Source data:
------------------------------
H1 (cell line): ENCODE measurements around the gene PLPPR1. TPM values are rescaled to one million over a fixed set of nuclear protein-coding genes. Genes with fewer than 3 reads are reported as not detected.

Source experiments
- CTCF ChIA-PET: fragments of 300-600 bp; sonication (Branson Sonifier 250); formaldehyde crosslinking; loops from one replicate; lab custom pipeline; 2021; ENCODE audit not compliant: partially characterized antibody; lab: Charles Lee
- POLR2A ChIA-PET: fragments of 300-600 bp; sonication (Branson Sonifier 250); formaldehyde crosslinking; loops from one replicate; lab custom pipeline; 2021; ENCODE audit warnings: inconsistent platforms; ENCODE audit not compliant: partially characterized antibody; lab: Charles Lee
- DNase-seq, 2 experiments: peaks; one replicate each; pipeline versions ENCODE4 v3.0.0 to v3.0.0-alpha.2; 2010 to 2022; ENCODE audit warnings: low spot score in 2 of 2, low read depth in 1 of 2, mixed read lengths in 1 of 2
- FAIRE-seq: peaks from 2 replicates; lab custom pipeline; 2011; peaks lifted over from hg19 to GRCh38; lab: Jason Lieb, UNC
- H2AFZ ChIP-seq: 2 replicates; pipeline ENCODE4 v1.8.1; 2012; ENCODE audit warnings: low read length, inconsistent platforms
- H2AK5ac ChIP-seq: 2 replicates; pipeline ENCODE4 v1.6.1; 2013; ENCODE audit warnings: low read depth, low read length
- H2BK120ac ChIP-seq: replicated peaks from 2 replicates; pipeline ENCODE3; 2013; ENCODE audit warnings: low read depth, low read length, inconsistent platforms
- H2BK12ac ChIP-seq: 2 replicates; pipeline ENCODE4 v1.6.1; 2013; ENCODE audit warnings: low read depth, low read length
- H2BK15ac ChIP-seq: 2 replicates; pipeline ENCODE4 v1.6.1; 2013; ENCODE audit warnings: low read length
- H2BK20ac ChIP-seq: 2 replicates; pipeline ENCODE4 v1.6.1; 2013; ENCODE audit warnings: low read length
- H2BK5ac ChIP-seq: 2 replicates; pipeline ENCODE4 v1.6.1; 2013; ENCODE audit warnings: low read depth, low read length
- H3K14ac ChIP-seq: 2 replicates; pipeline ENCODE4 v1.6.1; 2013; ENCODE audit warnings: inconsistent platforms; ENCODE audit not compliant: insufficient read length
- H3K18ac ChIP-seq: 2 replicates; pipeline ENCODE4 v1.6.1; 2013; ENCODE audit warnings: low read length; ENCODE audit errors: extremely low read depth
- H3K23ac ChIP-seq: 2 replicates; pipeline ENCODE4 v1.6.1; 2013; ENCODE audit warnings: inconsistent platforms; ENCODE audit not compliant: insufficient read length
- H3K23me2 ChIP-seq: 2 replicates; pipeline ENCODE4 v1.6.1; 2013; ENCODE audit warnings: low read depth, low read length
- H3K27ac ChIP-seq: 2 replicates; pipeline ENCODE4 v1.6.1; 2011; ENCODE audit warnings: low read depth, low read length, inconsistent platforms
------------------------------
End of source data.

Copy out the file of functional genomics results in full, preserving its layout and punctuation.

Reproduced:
H1 (cell line): ENCODE measurements around the gene PLPPR1. TPM values are rescaled to one million over a fixed set of nuclear protein-coding genes. Genes with fewer than 3 reads are reported as not detected.

Source experiments
- CTCF ChIA-PET: fragments of 300-600 bp; sonication (Branson Sonifier 250); formaldehyde crosslinking; loops from one replicate; lab custom pipeline; 2021; ENCODE audit not compliant: partially characterized antibody; lab: Charles Lee
- POLR2A ChIA-PET: fragments of 300-600 bp; sonication (Branson Sonifier 250); formaldehyde crosslinking; loops from one replicate; lab custom pipeline; 2021; ENCODE audit warnings: inconsistent platforms; ENCODE audit not compliant: partially characterized antibody; lab: Charles Lee
- DNase-seq, 2 experiments: peaks; one replicate each; pipeline versions ENCODE4 v3.0.0 to v3.0.0-alpha.2; 2010 to 2022; ENCODE audit warnings: low spot score in 2 of 2, low read depth in 1 of 2, mixed read lengths in 1 of 2
- FAIRE-seq: peaks from 2 replicates; lab custom pipeline; 2011; peaks lifted over from hg19 to GRCh38; lab: Jason Lieb, UNC
- H2AFZ ChIP-seq: 2 replicates; pipeline ENCODE4 v1.8.1; 2012; ENCODE audit warnings: low read length, inconsistent platforms
- H2AK5ac ChIP-seq: 2 replicates; pipeline ENCODE4 v1.6.1; 2013; ENCODE audit warnings: low read depth, low read length
- H2BK120ac ChIP-seq: replicated peaks from 2 replicates; pipeline ENCODE3; 2013; ENCODE audit warnings: low read depth, low read length, inconsistent platforms
- H2BK12ac ChIP-seq: 2 replicates; pipeline ENCODE4 v1.6.1; 2013; ENCODE audit warnings: low read depth, low read length
- H2BK15ac ChIP-seq: 2 replicates; pipeline ENCODE4 v1.6.1; 2013; ENCODE audit warnings: low read length
- H2BK20ac ChIP-seq: 2 replicates; pipeline ENCODE4 v1.6.1; 2013; ENCODE audit warnings: low read length
- H2BK5ac ChIP-seq: 2 replicates; pipeline ENCODE4 v1.6.1; 2013; ENCODE audit warnings: low read depth, low read length
- H3K14ac ChIP-seq: 2 replicates; pipeline ENCODE4 v1.6.1; 2013; ENCODE audit warnings: inconsistent platforms; ENCODE audit not compliant: insufficient read length
- H3K18ac ChIP-seq: 2 replicates; pipeline ENCODE4 v1.6.1; 2013; ENCODE audit warnings: low read length; ENCODE audit errors: extremely low read depth
- H3K23ac ChIP-seq: 2 replicates; pipeline ENCODE4 v1.6.1; 2013; ENCODE audit warnings: inconsistent platforms; ENCODE audit not compliant: insufficient read length
- H3K23me2 ChIP-seq: 2 replicates; pipeline ENCODE4 v1.6.1; 2013; ENCODE audit warnings: low read depth, low read length
- H3K27ac ChIP-seq: 2 replicates; pipeline ENCODE4 v1.6.1; 2011; ENCODE audit warnings: low read depth, low read length, inconsistent platforms